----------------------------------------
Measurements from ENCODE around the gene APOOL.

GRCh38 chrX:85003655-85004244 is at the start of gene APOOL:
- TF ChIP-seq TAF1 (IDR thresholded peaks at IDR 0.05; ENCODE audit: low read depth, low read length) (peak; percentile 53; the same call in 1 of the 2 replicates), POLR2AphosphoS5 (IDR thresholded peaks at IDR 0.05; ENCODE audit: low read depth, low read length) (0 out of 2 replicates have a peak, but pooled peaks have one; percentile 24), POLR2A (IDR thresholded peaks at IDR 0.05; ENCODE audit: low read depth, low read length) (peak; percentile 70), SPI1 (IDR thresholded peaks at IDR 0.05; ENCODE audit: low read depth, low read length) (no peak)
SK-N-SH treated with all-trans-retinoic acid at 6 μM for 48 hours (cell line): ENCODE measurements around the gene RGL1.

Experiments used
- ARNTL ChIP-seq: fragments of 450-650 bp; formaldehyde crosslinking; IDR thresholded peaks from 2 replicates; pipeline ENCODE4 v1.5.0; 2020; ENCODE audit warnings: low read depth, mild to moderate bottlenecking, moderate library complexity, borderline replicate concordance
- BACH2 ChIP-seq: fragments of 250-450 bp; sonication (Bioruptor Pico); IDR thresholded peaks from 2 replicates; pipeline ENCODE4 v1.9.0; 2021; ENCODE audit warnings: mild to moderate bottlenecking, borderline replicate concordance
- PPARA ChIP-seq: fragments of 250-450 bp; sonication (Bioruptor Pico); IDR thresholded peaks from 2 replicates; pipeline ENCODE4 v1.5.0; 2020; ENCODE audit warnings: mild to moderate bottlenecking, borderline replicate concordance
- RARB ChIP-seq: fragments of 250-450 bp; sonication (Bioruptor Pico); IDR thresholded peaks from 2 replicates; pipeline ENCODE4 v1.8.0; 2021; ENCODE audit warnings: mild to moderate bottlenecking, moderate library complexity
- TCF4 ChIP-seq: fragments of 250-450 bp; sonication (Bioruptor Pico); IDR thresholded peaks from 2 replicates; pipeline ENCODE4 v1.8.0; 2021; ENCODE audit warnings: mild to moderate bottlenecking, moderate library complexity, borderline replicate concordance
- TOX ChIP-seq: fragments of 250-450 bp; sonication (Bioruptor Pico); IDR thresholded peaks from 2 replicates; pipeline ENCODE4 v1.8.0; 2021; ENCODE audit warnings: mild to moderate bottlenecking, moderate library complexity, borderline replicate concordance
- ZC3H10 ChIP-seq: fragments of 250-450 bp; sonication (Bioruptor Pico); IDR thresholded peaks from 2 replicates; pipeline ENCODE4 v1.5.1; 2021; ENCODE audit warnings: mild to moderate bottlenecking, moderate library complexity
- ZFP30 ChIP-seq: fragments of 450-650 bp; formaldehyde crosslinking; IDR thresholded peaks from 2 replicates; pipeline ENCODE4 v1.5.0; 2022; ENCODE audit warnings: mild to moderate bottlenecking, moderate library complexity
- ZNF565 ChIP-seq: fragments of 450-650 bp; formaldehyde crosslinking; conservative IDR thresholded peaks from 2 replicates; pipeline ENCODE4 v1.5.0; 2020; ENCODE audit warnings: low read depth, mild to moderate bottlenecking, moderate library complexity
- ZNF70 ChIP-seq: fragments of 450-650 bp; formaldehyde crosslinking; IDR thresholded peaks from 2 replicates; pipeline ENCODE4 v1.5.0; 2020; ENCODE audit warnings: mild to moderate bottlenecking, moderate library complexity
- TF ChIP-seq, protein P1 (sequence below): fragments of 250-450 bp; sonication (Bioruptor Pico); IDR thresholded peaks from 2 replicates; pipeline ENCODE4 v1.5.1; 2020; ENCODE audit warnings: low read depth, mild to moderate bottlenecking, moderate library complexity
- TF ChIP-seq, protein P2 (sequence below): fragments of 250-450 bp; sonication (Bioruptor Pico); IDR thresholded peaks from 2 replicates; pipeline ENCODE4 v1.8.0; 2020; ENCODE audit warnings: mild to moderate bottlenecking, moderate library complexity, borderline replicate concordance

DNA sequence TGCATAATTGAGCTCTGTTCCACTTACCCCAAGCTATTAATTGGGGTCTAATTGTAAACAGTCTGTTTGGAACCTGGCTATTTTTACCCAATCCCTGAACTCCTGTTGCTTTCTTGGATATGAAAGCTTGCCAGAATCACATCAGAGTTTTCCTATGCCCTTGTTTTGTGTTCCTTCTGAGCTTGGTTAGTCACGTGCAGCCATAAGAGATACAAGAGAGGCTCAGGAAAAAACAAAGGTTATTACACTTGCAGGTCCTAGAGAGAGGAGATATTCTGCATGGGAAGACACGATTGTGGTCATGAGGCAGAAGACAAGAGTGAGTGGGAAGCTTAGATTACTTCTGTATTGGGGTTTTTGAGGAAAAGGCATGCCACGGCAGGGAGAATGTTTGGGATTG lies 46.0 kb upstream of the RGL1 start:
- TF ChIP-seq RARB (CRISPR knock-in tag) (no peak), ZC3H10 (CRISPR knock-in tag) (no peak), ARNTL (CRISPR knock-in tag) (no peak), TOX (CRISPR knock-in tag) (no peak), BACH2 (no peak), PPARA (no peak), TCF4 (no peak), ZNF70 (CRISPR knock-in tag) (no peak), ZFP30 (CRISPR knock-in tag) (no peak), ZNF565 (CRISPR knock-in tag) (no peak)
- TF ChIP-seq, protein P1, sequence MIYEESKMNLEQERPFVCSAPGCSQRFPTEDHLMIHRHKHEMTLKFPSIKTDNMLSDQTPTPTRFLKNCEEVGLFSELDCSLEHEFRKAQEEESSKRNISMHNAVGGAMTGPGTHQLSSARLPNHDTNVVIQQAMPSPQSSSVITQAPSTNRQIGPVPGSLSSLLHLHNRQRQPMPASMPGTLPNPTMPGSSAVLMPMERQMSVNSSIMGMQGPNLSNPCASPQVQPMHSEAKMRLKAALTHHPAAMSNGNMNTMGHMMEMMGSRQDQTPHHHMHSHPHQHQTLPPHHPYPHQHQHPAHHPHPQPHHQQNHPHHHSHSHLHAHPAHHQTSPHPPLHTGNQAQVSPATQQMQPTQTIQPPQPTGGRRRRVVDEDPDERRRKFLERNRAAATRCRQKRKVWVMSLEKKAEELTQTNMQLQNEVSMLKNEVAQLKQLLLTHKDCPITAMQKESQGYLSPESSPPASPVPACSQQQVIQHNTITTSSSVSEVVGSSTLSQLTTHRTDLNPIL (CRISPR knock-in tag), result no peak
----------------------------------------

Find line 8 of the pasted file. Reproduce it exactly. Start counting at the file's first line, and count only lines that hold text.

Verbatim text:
- PPARA ChIP-seq: fragments of 250-450 bp; sonication (Bioruptor Pico); IDR thresholded peaks from 2 replicates; pipeline ENCODE4 v1.5.0; 2020; ENCODE audit warnings: mild to moderate bottlenecking, borderline replicate concordance